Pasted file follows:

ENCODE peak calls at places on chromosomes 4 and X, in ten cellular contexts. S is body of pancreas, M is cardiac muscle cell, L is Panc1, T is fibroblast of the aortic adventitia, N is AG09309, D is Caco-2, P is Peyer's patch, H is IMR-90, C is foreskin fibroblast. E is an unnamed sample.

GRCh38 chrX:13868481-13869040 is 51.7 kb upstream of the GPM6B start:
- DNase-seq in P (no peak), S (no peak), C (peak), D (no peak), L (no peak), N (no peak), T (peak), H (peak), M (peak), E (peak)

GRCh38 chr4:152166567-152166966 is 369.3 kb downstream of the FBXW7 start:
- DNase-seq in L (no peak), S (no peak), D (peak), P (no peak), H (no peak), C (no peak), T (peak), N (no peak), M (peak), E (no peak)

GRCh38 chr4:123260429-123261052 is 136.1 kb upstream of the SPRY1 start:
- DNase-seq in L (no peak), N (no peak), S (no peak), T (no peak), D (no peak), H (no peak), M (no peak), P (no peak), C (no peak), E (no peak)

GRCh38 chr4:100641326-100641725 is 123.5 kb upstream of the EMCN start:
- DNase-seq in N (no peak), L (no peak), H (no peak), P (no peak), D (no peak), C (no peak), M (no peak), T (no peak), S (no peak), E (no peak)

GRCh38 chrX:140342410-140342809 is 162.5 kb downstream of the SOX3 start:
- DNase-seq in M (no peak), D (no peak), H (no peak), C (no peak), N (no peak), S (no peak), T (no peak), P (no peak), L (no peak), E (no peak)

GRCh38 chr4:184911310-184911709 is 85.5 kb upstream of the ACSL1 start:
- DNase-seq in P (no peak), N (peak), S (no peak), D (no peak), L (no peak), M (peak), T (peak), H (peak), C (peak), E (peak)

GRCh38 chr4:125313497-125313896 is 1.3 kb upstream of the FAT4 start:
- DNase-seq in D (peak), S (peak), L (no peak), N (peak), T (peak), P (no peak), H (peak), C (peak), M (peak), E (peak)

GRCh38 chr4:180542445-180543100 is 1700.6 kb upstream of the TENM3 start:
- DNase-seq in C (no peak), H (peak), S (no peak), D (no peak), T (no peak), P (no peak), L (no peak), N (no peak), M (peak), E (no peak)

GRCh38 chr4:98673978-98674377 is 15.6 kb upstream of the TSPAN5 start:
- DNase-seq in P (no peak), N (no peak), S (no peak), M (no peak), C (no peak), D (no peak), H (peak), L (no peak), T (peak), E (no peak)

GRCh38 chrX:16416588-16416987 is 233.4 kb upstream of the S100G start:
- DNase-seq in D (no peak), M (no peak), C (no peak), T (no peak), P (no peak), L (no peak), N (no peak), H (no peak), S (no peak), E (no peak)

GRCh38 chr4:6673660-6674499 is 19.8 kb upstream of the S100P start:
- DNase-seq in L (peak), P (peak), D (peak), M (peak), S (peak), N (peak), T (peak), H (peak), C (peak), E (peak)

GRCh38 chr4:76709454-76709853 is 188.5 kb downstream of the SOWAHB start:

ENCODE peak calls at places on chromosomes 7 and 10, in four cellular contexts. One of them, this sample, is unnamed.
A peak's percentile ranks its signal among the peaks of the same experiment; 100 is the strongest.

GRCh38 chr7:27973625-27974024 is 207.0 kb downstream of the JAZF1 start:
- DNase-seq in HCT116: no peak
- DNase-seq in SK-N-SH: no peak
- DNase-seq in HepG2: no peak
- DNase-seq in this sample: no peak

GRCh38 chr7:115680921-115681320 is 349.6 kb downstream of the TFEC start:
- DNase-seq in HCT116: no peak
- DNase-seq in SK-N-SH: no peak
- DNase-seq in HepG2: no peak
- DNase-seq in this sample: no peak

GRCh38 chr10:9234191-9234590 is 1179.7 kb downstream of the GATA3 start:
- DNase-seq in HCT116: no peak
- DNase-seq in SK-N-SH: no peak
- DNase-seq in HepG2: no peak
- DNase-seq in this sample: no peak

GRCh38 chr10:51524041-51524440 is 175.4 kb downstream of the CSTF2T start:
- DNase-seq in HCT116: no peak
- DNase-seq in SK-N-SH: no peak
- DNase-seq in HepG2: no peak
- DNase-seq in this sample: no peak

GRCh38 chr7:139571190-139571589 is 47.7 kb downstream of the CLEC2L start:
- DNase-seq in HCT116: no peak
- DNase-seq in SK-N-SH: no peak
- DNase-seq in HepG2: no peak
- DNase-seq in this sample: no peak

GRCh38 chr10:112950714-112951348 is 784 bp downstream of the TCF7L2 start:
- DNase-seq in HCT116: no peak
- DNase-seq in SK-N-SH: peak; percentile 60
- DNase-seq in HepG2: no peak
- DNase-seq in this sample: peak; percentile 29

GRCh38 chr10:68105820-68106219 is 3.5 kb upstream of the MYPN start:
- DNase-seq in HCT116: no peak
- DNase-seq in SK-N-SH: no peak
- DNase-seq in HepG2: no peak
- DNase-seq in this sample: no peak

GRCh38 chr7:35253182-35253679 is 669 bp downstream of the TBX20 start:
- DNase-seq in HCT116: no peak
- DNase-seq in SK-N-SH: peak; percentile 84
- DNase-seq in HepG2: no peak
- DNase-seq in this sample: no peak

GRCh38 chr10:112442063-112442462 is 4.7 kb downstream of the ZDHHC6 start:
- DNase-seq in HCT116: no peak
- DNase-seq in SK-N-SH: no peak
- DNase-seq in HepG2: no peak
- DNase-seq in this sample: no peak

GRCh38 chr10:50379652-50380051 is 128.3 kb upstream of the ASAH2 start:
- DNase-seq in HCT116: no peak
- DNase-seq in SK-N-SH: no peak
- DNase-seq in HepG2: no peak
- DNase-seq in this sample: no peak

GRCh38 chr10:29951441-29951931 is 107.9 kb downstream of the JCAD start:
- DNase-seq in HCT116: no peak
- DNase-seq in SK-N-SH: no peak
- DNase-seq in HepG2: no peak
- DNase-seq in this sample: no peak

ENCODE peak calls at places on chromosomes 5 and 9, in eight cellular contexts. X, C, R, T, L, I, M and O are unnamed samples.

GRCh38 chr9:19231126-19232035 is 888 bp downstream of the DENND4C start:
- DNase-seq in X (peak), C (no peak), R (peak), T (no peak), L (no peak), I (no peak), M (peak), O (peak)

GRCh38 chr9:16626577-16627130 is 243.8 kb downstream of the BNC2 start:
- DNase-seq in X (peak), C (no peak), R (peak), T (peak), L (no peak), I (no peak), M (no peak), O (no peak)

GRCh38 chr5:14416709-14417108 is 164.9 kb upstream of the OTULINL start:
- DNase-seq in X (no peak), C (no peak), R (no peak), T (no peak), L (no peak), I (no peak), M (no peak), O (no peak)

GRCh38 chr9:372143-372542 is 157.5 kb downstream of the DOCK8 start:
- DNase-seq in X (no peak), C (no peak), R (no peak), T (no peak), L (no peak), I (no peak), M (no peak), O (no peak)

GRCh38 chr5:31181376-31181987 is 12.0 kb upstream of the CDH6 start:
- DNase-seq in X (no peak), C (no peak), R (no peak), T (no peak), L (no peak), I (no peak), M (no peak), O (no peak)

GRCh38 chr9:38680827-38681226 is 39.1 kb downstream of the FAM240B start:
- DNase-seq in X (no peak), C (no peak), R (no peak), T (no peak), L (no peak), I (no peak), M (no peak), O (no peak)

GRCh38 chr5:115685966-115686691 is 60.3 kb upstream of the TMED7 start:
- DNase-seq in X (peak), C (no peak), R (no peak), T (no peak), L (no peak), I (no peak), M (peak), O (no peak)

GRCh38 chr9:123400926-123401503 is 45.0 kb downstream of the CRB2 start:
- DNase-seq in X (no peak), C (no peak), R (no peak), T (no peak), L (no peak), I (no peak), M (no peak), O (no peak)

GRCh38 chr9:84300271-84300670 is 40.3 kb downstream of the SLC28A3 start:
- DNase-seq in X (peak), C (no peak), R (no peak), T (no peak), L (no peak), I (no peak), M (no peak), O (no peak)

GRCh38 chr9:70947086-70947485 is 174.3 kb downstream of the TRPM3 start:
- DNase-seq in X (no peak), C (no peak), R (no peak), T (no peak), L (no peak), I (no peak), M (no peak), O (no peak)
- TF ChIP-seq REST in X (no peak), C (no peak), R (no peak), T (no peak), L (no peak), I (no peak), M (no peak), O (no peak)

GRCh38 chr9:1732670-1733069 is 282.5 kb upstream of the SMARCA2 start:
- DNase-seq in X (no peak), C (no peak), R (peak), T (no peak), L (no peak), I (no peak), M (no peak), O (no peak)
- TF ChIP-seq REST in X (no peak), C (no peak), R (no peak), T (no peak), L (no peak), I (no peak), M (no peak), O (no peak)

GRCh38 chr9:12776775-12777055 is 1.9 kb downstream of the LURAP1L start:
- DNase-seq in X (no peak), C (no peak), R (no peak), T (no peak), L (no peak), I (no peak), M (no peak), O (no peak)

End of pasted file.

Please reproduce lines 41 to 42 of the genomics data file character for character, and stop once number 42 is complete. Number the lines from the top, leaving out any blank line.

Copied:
- DNase-seq in this sample: no peak

GRCh38 chr10:51524041-51524440 is 175.4 kb downstream of the CSTF2T start: